EU slashes euro zone growth economy

European Union officials have slashed their growth forecast for the 19 countries that use the euro, saying even the lower estimate was vulnerable to “large uncertainty” from slowing growth in China and weakening global trade.

The EU’s executive Commission cut the forecast for this year to 1.3 percent from 1.9 percent in their earlier forecast issued in the autumn. The eurozone probably grew 1.9 percent last year, slowing from a 10-year high of 2.4 percent in 2017, before rebounding in 2020 to 1.6%.

All countries in the 28-state European Union are poised to continue growing, with the bloc expected to post its seventh consecutive year of expansion, but the larger member states will brake significantly.

The Commission said that China’s economy may be slowing more sharply than anticipated and global financial markets and many emerging markets are vulnerable to abrupt changes in risk sentiment and growth expectations.

But it also mentioned internal factors as causes for the worsened outlook, notably slower car production in Germany, social tensions in France and “strong uncertainty on budget policies in Italy,” EU economics commissioner Pierre Moscovici told a news conference.

One notable downgrade was Germany, the biggest economy in the eurozone. The 2019 forecast was cut to 1.1 percent from 1.8 percent, “as a result of weakening export growth” and “disappointing” domestic consumption, Moscovici said. Germany’s expansion was further slowed by what it is hoped were temporary troubles in the auto industry. Volkswagen and Daimler faced bottlenecks getting cars certified under new emissions tests that took effect Sept. 1.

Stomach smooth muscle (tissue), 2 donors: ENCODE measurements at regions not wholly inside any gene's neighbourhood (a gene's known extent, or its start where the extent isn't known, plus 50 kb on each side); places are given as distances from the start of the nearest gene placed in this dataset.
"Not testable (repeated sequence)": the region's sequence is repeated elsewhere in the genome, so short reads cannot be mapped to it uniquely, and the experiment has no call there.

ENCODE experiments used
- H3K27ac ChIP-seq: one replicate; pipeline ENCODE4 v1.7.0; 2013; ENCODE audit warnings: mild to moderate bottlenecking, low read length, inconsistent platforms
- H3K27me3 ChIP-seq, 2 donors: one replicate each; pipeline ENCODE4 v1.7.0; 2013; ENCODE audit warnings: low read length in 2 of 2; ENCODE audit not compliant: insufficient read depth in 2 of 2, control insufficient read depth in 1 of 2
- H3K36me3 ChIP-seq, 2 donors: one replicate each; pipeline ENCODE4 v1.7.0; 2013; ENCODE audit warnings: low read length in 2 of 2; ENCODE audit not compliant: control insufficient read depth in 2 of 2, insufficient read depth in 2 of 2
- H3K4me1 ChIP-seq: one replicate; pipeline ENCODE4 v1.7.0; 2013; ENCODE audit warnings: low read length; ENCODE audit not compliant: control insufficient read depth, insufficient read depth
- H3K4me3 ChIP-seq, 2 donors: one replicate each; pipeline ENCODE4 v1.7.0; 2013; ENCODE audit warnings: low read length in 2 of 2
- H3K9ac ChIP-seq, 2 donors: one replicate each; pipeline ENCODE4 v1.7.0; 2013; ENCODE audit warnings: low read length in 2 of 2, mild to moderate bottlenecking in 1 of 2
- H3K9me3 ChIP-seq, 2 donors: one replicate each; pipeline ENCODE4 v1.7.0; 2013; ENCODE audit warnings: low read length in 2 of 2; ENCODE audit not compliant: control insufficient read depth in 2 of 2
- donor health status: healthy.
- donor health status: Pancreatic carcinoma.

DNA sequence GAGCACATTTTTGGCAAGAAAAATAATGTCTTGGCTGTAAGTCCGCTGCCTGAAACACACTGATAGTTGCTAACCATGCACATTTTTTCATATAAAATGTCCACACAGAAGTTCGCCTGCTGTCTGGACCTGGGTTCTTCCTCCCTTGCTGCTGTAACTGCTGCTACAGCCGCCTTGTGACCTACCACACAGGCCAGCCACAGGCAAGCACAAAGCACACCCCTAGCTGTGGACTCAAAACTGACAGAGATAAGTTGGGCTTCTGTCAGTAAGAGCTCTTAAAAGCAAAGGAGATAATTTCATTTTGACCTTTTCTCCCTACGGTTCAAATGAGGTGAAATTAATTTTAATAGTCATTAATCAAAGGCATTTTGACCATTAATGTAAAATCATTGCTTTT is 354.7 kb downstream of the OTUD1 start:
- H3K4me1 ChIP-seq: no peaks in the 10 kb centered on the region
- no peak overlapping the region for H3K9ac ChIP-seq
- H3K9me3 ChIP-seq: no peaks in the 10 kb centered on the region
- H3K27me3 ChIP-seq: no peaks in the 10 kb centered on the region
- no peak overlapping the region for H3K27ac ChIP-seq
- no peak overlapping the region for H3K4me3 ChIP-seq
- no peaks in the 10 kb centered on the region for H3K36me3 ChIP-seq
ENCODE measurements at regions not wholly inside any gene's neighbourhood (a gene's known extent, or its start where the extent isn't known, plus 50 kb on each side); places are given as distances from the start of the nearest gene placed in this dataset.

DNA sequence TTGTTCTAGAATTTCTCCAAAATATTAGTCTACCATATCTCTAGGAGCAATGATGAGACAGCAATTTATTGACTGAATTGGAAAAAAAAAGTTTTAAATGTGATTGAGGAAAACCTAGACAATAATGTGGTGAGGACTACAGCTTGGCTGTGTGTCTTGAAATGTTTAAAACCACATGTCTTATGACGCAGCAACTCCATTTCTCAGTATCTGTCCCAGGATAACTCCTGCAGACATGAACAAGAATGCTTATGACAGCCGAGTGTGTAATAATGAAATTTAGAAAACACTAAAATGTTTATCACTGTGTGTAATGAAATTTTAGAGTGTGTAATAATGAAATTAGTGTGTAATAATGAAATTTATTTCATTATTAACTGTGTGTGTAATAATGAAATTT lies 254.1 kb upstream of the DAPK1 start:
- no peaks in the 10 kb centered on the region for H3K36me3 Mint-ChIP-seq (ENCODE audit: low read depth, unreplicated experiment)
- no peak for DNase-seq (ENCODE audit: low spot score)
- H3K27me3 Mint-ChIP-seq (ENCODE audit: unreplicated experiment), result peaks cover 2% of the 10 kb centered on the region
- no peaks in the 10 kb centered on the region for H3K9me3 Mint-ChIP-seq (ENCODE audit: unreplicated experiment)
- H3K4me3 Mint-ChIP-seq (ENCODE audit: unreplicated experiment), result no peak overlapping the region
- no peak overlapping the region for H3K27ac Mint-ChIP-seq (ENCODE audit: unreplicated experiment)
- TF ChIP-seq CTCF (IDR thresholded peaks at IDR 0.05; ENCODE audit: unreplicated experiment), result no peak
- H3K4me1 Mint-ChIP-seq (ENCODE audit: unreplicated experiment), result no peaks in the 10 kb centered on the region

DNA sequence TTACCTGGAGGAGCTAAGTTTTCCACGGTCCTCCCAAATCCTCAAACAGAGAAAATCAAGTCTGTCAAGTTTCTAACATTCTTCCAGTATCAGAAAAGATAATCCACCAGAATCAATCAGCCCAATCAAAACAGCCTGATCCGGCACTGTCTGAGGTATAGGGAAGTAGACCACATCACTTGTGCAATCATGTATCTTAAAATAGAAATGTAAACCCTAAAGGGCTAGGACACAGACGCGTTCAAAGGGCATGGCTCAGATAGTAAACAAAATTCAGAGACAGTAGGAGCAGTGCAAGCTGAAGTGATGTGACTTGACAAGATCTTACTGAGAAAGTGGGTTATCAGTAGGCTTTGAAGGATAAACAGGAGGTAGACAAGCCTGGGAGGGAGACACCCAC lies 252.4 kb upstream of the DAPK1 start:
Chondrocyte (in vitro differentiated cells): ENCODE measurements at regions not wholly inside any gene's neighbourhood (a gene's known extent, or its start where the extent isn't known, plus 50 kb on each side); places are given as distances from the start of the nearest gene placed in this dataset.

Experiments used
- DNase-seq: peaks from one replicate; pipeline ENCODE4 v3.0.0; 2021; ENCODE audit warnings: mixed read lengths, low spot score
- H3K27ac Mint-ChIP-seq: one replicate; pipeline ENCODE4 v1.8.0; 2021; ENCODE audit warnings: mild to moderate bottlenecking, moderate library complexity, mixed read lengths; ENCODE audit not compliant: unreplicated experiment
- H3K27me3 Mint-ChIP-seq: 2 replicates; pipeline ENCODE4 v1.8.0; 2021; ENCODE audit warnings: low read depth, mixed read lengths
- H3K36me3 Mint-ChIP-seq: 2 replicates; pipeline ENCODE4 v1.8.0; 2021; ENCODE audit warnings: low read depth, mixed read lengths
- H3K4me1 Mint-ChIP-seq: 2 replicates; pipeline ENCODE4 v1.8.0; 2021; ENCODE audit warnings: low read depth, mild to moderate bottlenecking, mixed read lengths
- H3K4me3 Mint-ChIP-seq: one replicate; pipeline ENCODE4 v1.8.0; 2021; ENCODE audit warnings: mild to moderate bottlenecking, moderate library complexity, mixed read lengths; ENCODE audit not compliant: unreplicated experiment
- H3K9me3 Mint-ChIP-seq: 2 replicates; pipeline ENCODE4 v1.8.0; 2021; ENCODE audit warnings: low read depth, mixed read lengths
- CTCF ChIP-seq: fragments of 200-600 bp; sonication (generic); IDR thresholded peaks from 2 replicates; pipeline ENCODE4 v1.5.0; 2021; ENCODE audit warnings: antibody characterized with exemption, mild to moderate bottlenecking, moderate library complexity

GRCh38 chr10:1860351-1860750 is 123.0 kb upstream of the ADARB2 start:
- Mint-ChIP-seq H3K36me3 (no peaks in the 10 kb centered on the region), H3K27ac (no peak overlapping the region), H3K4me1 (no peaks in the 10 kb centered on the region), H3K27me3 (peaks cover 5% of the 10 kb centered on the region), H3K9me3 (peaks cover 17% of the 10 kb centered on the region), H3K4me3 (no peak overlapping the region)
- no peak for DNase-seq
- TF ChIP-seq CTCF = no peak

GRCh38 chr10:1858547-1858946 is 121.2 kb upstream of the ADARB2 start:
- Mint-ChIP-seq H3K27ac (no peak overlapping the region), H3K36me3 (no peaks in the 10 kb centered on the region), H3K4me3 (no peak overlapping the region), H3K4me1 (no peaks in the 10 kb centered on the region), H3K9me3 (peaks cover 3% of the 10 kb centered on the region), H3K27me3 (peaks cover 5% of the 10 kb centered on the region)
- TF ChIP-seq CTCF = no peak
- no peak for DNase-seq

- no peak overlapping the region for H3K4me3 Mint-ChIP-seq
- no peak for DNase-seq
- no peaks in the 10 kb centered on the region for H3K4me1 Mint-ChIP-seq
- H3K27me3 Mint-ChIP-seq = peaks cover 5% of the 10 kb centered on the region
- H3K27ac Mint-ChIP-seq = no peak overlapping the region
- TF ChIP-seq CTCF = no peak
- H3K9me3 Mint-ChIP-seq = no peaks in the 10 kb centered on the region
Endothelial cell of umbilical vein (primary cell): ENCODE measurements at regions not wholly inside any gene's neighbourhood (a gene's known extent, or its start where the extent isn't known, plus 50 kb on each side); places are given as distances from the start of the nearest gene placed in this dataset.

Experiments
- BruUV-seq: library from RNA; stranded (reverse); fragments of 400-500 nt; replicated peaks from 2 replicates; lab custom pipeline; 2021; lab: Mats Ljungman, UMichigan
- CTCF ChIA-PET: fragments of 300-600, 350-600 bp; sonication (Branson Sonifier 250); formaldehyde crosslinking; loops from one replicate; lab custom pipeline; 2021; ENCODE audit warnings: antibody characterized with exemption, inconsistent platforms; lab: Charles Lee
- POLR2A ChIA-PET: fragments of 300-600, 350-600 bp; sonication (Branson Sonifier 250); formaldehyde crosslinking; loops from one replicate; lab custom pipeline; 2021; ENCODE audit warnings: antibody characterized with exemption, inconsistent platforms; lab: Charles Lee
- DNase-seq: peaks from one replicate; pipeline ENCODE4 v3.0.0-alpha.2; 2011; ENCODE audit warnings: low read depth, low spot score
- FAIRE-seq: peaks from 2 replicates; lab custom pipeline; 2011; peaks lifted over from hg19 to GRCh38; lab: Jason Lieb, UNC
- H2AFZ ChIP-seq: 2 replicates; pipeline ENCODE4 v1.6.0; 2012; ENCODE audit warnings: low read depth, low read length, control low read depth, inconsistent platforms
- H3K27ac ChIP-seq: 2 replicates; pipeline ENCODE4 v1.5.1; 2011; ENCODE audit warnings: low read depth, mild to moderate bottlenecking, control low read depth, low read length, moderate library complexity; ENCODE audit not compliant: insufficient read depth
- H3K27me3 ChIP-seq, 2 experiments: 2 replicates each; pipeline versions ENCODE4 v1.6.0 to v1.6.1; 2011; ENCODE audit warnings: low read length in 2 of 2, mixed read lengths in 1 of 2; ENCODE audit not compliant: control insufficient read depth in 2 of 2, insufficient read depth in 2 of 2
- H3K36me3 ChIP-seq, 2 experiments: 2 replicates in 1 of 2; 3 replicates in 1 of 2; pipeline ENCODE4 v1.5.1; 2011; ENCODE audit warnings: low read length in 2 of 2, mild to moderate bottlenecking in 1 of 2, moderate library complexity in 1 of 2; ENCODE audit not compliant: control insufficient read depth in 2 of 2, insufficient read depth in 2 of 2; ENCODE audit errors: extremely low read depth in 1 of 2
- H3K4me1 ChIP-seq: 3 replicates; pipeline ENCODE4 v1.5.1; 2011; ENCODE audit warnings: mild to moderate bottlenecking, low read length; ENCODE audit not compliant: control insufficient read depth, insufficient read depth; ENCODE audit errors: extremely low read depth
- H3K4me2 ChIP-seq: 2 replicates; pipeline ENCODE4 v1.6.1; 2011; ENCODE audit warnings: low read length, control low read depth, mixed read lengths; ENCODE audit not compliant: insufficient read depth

France’s economic expansion is expected to slacken to 1.3% this year from 1.5% in 2018, after “yellow vest” protests weakened growth over the last months.

Italy, the third largest economy in the euro zone, is expected to post the slowest growth rate in the whole EU with a mere 0.2% expansion this year.

Meanwhile, the Commission also revised downwards its growth predictions for Ireland for this year as the country’s economic outlook remains clouded by uncertainty.

All euro zone countries will grow this year at a slower pace than in 2018, the commission forecast, except Greece, which after exiting its bailout programme in 2018 is expected to expand by more than 2% both this year and next.

Britain’s growth is expected to slow to 1.3% this year – a touch higher than its previous forecast – up from 1.4% in 2018.

However, the Commission underlined that forecasts on Britain are based on the “technical assumption” that EU-UK trade will not be affected by Brexit.

The Commission also stressed the outlook was subject to large uncertainty and risks of further downward revisions caused mostly by the unclear Brexit process.

In its quarterly economic forecasts, the EU executive also revised down its estimates for the inflation in the 19-country currency bloc next year.

Inflation is now is expected to be lower than forecast by the European Central Bank – likely complicating the bank’s plans for an interest rate hike this year.

In a further concern for the ECB, the Commission expects euro zone inflation to be at 1.4% this year, below ECB estimates of 1.6% rate, and further away from the bank’s target of a rate close to 2%.

Since December, ECB policymakers have said that the bank’s forecasts are likely to be revised down in March.

Core inflation, which excludes volatile prices and is closely watched by the ECB for its policy decisions, will increase gradually, the commission predicted, citing positive labour market developments.